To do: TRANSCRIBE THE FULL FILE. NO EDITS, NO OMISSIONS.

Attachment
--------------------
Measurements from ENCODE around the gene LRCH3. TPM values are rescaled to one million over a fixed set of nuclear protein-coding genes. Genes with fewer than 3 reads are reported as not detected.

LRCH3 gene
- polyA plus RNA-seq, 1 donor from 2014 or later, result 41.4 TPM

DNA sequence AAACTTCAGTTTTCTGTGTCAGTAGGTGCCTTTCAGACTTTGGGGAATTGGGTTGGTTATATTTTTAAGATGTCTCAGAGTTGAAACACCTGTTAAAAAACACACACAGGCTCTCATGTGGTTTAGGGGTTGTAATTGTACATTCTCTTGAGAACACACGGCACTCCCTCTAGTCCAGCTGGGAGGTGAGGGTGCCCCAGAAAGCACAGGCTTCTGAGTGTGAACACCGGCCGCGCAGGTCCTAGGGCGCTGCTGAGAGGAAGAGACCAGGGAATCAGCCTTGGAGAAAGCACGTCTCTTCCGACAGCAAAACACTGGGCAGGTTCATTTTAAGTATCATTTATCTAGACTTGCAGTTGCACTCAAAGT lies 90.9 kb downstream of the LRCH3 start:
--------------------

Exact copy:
Measurements from ENCODE around the gene LRCH3. TPM values are rescaled to one million over a fixed set of nuclear protein-coding genes. Genes with fewer than 3 reads are reported as not detected.

LRCH3 gene
- polyA plus RNA-seq, 1 donor from 2014 or later, result 41.4 TPM

DNA sequence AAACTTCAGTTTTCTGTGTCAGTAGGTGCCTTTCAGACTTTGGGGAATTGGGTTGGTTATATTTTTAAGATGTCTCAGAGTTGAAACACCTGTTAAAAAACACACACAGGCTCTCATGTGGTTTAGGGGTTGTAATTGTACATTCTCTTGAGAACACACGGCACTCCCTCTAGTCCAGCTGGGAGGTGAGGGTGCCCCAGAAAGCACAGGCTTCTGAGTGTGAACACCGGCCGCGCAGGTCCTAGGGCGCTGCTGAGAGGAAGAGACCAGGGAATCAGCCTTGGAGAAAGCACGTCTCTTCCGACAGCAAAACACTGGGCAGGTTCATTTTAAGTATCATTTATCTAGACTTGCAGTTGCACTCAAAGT lies 90.9 kb downstream of the LRCH3 start: